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September 26, 2023

Let's Talk Illustrators #262: Yolanda Mosquera

I recently broke out my rusty Spanish to talk to Yolanda Mosquera, illustrator of The Silence of Water, written by José Saramago and translated by Margaret Jull Costa. We caught up on this powerful book, as well as finding a unique voice and the power of believing in your own creativity. Check out our chat below!

About the book:
"I returned to the spot, even though the sun had already set, I cast my hook into the water and waited. I don't think there is a deeper silence in the world than the silence of water. I felt it then and never forgot it."

On the banks of a river near his grandparents' farm, a boy is about to catch a big fish. At the same moment that he loses his prey, the boy has a moment of growing awareness of the interconnectedness of all things. He is compelled to try again to catch the fish even though he is sure it's gone. And even though his chance has passed and he is company only to silence, he has staked a claim there by the river's edge.

Let's talk Yolanda Mosquera!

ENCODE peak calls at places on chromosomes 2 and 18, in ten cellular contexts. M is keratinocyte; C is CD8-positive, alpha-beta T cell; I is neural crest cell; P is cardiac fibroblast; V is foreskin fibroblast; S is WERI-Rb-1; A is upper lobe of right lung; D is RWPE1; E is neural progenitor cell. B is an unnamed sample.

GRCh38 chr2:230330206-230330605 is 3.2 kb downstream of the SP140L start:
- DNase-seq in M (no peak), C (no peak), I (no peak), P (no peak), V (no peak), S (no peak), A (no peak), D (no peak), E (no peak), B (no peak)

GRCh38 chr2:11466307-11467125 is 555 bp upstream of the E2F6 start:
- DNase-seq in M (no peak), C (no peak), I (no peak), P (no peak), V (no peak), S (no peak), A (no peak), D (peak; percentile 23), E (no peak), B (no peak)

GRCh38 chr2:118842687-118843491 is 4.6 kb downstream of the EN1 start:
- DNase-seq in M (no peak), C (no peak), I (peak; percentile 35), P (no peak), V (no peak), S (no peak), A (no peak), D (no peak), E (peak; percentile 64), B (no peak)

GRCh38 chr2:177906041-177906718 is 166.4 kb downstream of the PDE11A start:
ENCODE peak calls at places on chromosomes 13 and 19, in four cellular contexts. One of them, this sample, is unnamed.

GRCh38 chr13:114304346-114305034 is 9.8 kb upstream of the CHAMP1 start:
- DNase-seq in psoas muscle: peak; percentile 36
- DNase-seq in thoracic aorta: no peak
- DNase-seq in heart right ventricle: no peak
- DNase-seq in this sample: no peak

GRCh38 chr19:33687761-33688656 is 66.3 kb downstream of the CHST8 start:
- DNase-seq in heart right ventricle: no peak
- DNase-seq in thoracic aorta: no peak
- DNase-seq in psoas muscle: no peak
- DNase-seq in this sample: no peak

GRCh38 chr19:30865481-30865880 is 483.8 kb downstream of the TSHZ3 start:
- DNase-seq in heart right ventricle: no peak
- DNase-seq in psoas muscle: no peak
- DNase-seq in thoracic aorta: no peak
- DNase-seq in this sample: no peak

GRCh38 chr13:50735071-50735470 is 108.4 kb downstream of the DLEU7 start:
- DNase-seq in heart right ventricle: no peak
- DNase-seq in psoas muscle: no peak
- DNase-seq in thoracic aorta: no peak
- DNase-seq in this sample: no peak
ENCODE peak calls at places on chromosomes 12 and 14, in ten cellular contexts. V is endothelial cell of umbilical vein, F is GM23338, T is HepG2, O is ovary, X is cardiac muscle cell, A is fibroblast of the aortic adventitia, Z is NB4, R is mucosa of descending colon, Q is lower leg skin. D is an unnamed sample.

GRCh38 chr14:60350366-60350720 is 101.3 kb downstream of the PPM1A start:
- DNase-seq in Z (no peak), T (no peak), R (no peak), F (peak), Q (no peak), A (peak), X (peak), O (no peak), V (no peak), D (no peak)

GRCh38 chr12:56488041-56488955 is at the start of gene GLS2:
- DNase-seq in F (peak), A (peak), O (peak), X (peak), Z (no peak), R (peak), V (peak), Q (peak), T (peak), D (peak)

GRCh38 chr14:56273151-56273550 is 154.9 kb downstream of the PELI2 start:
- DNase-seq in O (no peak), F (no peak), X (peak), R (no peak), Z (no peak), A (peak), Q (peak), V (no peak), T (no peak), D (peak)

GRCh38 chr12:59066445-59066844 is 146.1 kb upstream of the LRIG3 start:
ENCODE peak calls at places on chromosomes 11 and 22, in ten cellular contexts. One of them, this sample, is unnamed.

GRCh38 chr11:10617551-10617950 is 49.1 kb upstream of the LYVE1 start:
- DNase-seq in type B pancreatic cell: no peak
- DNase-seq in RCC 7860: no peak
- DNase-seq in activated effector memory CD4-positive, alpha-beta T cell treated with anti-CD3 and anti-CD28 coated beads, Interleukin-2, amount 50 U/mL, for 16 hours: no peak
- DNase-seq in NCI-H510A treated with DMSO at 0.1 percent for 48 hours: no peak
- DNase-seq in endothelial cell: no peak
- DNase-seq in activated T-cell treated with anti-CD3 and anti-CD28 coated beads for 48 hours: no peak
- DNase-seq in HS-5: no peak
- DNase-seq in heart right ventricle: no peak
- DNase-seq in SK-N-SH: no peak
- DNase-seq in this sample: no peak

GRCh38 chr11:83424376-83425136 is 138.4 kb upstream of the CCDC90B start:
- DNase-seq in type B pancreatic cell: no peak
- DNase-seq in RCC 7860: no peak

LTPB: How did you become the illustrator of The Silence of Water? What were the first images that came to mind when you saw José Saramago's text?

YM: The text had already been published previously with another illustrator, so what happened was that the first images that came to mind were similar in terms of graphic solution--not so much in style--of what was already done. In the text there is a great invisible presence: a “huge fish,” that is never seen, only sensed, and has a lot of weight in the story. That is why I tried to move away from this idea and considered giving it another vision to enrich it in some way. I thought about taking the river as the main narrative element, as a setting and its banks, which make up and delimit the channel, and telling the visual story from there. The riverbed will be a silent protagonist (as the title of the book says) and at the same time its banks will be witnesses to what happens in history. This also gave me the opportunity to suggest even more layers of interpretation than the text itself already has. I decided to capture the storyboard as a continuous scene, a tracking shot, that followed the slow and linear rhythm of a river bed. I thought this helped the visual reading by creating a rhythm similar to that of water sliding down a river, until reaching an outcome. In the end, Saramago's text is a very rich text, where there are several interpretations and it seems that for him the symbolism of the river in relation to life or its events was important.

LTPB: What did you find most difficult in creating this book? What did you find most rewarding?